Juan: I am completely with you. I am tired of hearing that the latest generations have shorter attention spans, are not as focused/driven, or require more spoon-feeding in science and engineering. Nonsense! Every day I work with young people who are just as curious, driven, and hard working as you or I ever were. They learn differently, they communicate differently, and have slightly different team dynamics, but so did we! I think the pace of knowledge is accelerating and the current generation is doing an admirable job of grasping all the opportunities. Aerospace has a bright future.
How do you know Pointwise?
I have been a Pointwise / Gridgen user since 1995. At that time, we were attempting to do aerodynamic shape optimization on complete aircraft configurations (both transonic and supersonic) and Pointwise was the company whose products we used. In our SU2 development team, Pointwise is widely used for all types of applications. The ease of gridding lets us focus on what we do best: analysis and design optimization.
John: I was especially happy with how quickly your team at the ADL jumped on Pointwise and customized it with a plugin for compatibility with SU2. That’s an example of why I like working with younger engineers: they have fewer bad habits to break.
Juan: Two things. Firstly, indeed, when students thought it was a pain to dump meshes from Pointwise in a given format (say CGNS) and then convert them to an SU2 format, they just looked for a better way of doing it. It was obvious to them that adding to the way that Pointwise dumped meshes was the most efficient thing to do! But, secondly, Pointwise responded admirably: within a week we had a capability in place. Thanks!
Can you share with us your favorite tools and resources that help you get your job done?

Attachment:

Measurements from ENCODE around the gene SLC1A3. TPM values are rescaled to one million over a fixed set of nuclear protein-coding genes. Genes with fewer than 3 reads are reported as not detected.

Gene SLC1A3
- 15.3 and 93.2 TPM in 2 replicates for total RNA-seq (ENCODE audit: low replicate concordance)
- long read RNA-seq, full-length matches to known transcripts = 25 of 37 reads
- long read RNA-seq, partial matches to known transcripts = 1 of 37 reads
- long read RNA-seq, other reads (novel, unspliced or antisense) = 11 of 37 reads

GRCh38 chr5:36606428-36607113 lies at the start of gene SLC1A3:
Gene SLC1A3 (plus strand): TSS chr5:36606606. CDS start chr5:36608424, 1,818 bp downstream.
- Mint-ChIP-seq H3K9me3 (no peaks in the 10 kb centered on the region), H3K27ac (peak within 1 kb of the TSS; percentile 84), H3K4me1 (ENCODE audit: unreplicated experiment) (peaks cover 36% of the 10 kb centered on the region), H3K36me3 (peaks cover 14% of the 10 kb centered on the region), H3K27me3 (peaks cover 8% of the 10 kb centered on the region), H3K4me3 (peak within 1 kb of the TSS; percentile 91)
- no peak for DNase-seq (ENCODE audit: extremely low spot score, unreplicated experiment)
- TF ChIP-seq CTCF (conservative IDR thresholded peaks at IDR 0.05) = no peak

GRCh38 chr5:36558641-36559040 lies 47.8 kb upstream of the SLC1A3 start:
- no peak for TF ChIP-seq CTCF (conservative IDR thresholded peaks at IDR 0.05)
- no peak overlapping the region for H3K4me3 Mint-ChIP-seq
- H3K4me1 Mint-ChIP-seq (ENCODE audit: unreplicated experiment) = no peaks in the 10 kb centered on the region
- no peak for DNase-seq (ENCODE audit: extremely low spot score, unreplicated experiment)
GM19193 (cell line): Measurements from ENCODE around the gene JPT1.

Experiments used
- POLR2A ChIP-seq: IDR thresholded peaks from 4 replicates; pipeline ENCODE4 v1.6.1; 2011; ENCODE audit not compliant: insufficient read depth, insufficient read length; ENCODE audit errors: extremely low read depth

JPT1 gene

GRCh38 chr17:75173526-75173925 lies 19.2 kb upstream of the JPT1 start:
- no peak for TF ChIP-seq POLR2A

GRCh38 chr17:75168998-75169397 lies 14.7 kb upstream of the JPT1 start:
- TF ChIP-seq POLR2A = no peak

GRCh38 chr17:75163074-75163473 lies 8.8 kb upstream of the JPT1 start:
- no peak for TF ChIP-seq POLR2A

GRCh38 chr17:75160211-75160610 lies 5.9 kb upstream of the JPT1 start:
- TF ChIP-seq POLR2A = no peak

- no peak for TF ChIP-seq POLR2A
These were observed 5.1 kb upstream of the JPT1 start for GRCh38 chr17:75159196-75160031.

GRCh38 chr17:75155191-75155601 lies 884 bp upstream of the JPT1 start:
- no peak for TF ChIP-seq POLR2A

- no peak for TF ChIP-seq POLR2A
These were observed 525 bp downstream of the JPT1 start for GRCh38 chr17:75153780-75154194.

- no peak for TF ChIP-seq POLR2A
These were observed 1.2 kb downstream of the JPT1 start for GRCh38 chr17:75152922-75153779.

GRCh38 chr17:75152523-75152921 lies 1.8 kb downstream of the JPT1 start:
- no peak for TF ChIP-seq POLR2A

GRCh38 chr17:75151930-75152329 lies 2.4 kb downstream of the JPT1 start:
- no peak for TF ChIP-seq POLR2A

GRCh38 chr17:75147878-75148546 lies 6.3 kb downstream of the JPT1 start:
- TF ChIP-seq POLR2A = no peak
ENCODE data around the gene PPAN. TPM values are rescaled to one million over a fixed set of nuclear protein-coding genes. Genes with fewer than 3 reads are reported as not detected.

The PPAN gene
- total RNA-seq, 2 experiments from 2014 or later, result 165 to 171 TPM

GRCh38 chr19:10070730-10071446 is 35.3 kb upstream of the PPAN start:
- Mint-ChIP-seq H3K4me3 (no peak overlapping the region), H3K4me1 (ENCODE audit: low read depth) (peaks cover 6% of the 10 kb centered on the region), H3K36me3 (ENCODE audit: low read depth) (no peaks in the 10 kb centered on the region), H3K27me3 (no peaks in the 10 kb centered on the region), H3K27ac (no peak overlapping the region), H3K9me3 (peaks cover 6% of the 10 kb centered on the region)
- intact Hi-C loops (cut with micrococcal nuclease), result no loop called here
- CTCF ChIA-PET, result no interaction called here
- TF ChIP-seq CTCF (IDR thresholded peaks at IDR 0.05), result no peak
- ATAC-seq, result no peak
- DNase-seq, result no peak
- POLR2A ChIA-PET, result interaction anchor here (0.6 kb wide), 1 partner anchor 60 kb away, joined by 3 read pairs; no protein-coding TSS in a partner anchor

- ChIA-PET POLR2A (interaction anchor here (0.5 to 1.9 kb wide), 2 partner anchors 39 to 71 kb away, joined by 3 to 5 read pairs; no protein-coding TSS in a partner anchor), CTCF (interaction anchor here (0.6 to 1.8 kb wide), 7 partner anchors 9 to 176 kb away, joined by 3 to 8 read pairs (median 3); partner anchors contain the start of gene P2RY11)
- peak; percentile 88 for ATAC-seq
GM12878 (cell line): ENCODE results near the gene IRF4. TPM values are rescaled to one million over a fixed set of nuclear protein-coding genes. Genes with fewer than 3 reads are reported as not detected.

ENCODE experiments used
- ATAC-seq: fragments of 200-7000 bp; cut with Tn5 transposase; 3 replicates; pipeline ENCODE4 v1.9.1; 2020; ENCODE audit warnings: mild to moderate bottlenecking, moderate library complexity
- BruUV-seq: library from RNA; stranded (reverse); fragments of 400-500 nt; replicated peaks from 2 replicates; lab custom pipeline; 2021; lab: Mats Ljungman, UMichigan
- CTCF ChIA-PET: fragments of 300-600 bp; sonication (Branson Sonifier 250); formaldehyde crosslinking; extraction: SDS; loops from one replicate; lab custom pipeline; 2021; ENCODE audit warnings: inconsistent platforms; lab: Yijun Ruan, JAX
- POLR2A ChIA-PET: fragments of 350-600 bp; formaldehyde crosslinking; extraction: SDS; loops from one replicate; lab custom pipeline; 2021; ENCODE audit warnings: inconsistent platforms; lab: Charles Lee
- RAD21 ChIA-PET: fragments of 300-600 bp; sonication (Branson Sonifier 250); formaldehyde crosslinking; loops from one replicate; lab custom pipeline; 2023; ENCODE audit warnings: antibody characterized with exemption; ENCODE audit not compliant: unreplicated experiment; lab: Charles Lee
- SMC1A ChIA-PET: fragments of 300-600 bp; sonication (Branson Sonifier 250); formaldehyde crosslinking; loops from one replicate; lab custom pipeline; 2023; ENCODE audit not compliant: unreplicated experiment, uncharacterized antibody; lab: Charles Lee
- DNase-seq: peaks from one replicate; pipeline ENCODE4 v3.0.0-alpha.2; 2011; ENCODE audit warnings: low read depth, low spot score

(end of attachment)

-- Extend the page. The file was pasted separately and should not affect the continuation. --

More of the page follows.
- For code development, there is hardly a better environment for OS X than Xcode (https://developer.apple.com/xcode/). It makes developing C++ code so much easier!
- I have to give a lot of kudos to the Python (http://www.python.org/) development team. What a simple and wonderful way to couple multiple high-fidelity solvers, even in a highly-parallel environment, with a few lines of code.
- For debugging, Totalview (http://www.roguewave.com/products/totalview.aspx) is amazing. I cannot believe the amount of printf() statements that I wasted in my life before I discovered Totalview.
- For visualization of results, I miss the capabilities of the IBM Data Explorer (which then became OpenDx). I enjoy using Ensight (from CEI http://www.ceisoftware.com/ensight10/) a lot these days.
John: I’m going to guess that your people at the ADL use Pointwise on the Mac. Is that working well for them?
Juan: Yes. Most of our students run on Mac OS X and Linux. Pointwise for the Mac has exceeded our expectations. We are very glad that you have decided to support the Mac as it is fairly pervasive in academic/research circles.
John: As you know, our Glyph scripting language is based on Tcl. Several people have recommended that we include Python bindings for Glyph. How do you think that would benefit script writers?
Juan: Python is one of the languages that we love in our lab. It allows us to prototype code very quickly and can interface with Fortran, C, and C++ for compute-intensive tasks. Having Python bindings for Glyph would be simply amazing. I will let you in on a little secret: the next generation loves Python. Why? I am convinced that Python’s popularity comes from the students’ familiarity with Matlab, which has become the tool of choice in the vast majority of undergraduate aerospace programs around the country.
If we were to come visit you where’s a good place to go out for dinner?
You would not be disappointed. The Bay Area is home to some of the most outstanding restaurants in the world. In Palo Alto, CA, I would recommend Tamarine (http://www.tamarinerestaurant.com/) if you like the flavors of the Far East, and in Menlo Park, CA, I enjoy Madera (http://www.maderasandhill.com/) for a true California cuisine experience.
John: Sounds great, Juan. Thanks for taking the time for this interview.